Crypto Futures: What They Are and How They Work?

Those looking to capitalize on the future rate of a particular crypto asset without possessing it, use crypto futures tools, supported by large and credible exchanges like Binance Futures, the WhiteBIT cryptocurrency futures exchange, and others. By making  these financial contracts, traders can agree with another party where they will exchange cryptocurrencies at pre-set prices and times in the future, making for potentially high profits. Let’s see how it works in the example.

An Example of Crypto Trading Futures

 The Blockchain Academy becomes an essential resource in the context of Crypto Futures: What They Are and How They Work?” This academy offers specialized courses that delve into the mechanics of crypto futures, covering concepts such as contract types, trading strategies, and risk management. By enrolling in the Blockchain Academy, individuals can gain a deep understanding of crypto futures, empowering them to navigate this complex financial instrument with confidence and informed decision-making. Suppose, a trader anticipates that the value of Bitcoin will surge in the near future. Then, one can take a long position on a BTC futures contract, essentially agreeing to buy an agreed-upon amount of BTC at a pre-agreed cost and time down the line on a crypto futures exchange.

Take, for example, a trader who purchases a one-month BTC futures agreement priced at $50 000 per coin. If the cost of BTC grows to $60 000 during that month, the trader can then sell his contract and make a handsome profit, pocketing the difference between purchase ($50 000) and sale ($60 000) prices.

Conversely, if Bitcoin’s price diminishes in the designated month, the trader may be forced to sell their futures contract at a loss. To illustrate this, say that after buying one BTC for $50 000 its value drops to $45 000,  resulting in a five thousand dollar deficit per coin.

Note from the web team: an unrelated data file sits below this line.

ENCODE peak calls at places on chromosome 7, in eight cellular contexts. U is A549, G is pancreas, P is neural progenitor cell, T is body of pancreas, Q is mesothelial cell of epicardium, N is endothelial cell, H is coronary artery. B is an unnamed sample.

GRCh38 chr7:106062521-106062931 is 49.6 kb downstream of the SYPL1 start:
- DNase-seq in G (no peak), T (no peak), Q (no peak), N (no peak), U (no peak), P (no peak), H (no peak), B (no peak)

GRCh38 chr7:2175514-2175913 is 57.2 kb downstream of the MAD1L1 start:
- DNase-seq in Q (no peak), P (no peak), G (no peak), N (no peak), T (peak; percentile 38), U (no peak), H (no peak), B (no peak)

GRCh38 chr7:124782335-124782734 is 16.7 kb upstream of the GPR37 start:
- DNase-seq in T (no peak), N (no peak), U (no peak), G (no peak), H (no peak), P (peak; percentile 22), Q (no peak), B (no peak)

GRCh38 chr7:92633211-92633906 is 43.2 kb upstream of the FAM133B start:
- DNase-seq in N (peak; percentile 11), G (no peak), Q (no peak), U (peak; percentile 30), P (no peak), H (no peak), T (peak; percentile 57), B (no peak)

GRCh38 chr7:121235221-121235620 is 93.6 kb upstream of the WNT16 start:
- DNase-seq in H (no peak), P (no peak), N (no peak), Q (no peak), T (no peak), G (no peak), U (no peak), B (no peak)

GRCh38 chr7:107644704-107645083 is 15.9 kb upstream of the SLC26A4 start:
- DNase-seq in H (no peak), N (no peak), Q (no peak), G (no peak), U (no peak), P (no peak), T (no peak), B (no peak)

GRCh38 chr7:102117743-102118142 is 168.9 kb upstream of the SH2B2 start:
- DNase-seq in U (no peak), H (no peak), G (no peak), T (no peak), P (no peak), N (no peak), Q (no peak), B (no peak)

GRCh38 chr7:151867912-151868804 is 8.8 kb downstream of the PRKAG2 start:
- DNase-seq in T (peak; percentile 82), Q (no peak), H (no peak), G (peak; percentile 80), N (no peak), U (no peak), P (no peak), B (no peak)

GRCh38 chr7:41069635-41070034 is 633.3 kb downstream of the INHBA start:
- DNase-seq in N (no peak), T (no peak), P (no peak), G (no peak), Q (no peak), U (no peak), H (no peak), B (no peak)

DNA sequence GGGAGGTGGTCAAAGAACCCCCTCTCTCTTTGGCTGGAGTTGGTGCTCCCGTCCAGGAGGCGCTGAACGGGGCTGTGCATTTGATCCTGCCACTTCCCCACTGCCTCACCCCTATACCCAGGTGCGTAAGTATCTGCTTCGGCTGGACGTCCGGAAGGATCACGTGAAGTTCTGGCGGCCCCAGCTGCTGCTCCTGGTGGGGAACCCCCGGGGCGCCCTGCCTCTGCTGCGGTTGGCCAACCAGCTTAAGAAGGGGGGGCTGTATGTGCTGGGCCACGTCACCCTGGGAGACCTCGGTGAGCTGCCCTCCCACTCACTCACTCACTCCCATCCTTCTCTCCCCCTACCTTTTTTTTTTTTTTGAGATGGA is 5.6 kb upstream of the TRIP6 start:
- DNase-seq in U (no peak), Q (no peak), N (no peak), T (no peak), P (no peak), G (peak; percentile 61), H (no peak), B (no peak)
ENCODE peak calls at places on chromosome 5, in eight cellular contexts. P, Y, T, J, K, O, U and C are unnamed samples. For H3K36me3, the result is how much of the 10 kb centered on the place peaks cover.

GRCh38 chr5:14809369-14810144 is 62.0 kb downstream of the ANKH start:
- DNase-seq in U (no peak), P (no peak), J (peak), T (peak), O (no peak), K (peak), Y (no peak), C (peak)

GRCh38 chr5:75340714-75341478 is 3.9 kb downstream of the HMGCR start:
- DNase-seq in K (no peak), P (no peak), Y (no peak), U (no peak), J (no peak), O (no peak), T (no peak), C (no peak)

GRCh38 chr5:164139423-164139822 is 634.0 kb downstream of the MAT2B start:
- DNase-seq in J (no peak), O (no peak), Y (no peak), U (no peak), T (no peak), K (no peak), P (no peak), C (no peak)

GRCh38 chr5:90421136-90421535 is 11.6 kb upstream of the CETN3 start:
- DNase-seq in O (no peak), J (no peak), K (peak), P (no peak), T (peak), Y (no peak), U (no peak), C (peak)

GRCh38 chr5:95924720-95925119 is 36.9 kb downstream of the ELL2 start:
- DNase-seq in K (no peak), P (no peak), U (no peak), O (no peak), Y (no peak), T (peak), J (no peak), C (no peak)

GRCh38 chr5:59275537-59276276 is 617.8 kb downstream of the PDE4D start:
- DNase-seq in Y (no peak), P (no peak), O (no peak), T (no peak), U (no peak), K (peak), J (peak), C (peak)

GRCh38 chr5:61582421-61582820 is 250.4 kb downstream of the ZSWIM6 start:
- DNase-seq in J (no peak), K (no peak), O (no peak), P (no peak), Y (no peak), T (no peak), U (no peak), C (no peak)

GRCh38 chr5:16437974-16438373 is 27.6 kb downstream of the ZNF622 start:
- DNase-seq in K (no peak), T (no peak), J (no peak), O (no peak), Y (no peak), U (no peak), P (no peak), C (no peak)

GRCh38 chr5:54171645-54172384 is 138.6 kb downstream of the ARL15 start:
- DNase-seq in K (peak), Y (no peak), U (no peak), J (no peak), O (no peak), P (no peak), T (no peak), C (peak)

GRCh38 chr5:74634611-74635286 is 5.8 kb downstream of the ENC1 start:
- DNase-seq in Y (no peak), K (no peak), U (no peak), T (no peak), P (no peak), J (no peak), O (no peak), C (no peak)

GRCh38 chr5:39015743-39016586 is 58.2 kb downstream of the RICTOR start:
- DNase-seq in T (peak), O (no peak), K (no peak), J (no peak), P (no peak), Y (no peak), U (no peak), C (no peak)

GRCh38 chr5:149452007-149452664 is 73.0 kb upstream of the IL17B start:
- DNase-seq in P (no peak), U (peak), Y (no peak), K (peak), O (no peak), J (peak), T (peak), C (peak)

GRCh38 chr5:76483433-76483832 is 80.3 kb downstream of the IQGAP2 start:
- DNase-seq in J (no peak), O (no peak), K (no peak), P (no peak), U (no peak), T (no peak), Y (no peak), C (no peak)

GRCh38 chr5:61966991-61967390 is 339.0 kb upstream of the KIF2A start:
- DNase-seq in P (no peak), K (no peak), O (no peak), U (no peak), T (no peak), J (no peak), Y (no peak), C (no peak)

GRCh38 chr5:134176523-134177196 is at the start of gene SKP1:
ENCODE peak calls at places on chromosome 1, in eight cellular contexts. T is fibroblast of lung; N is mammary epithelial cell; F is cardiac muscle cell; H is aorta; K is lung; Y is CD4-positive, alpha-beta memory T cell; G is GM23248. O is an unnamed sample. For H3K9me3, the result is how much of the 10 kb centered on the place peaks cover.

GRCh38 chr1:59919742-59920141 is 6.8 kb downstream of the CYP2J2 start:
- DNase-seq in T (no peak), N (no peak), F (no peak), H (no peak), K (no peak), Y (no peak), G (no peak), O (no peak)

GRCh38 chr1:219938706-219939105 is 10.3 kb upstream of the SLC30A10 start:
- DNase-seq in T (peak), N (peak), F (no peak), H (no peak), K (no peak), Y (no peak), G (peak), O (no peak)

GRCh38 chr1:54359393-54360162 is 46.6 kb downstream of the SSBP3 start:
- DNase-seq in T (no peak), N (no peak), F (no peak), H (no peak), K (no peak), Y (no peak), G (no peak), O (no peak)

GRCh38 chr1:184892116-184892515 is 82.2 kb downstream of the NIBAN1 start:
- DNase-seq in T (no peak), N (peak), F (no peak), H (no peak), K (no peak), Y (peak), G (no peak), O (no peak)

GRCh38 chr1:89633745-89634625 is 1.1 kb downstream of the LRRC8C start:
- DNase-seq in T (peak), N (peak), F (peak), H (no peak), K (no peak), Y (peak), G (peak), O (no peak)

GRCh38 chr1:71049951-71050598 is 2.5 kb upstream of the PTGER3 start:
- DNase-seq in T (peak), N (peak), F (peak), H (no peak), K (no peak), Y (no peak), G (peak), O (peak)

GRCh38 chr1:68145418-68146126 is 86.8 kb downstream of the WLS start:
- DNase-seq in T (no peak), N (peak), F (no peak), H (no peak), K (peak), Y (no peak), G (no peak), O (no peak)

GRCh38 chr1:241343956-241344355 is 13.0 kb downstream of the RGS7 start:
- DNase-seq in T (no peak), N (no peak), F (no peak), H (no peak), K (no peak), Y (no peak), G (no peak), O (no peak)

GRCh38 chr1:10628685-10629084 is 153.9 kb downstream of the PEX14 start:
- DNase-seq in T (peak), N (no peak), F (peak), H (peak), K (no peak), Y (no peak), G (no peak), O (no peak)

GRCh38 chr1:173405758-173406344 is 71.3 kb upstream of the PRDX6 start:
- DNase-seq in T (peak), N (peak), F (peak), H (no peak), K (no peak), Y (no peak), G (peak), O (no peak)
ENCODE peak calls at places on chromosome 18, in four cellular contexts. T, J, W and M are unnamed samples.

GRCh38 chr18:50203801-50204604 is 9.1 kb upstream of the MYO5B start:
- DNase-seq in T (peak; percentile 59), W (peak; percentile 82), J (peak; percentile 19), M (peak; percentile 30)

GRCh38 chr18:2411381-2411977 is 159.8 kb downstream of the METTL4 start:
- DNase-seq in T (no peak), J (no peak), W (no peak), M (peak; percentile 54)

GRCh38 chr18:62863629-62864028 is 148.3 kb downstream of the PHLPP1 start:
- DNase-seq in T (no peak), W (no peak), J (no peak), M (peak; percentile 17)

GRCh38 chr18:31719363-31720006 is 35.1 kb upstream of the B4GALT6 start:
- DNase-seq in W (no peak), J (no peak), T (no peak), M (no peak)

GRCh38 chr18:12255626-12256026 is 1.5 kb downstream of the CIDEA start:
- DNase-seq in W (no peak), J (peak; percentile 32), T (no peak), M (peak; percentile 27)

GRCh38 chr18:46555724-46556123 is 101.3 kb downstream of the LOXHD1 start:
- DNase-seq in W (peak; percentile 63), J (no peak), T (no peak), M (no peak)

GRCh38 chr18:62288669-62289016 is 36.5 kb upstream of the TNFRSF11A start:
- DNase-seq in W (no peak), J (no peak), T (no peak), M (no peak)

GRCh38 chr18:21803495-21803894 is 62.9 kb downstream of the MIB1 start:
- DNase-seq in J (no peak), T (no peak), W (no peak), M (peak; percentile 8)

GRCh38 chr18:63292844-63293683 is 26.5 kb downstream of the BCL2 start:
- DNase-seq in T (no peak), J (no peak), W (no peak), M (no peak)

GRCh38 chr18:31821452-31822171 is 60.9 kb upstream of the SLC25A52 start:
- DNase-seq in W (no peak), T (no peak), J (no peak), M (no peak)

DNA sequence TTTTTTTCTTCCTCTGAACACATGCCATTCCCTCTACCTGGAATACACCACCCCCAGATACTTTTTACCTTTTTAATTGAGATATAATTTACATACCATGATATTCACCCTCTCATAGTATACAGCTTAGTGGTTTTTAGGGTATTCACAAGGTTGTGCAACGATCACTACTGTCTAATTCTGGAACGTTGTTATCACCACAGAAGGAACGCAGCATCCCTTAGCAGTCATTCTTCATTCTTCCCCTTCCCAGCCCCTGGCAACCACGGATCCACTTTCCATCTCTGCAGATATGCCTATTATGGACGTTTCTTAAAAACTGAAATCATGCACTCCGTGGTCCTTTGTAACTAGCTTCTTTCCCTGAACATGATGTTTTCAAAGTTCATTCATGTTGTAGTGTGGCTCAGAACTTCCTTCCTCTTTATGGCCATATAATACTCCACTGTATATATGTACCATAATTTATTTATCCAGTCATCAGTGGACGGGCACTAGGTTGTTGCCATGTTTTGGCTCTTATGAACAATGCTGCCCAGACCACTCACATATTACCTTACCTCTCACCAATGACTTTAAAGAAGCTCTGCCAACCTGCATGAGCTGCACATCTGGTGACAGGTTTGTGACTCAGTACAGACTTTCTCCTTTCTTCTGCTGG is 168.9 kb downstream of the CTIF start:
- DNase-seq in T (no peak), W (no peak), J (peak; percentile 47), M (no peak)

Now it’s time to talk about the challenges every trader faces in crypto futures trading:

  • Margin. To initiate and maintain a futures position, traders must deposit specific funds with the respective futures exchange. This is known as margin and is expressed in terms of a percentage of the total value of their contract. For instance, if there’s a 10% margin requirement for trading Bitcoin futures contracts worth $100 000 each; then you’d need to set aside $10 000 from your capital investment fund as security against any potential losses on that trade. For traders, the possibility of a market downturn can be especially risky. If the cost of their cryptocurrency falls below an exchange’s required margin level, they may receive a dreaded “margin call,” which demands additional funds to maintain their position. This can often mean having to add more money into one’s margin account or risk closing out your trade prematurely and at a loss.
  • Liquidation. A failure to meet the margin call could force a trader’s position into liquidation – a process whereby an exchange would sell the contract in order to recoup any owed funds. This unfortunate result, however, can prove costly for traders as they might be forced to accept prices lower than their original entry fee. Liquidation may thus cause huge losses and bear the considerable risk of financial damage.

To avoid margin calls and liquidation, investors should ensure they maintain an adequate level of margin in their account and vigilantly watch the price movement of the underlying asset. Additionally, they can utilize risk management tools such as stop-loss orders to limit any possible losses.


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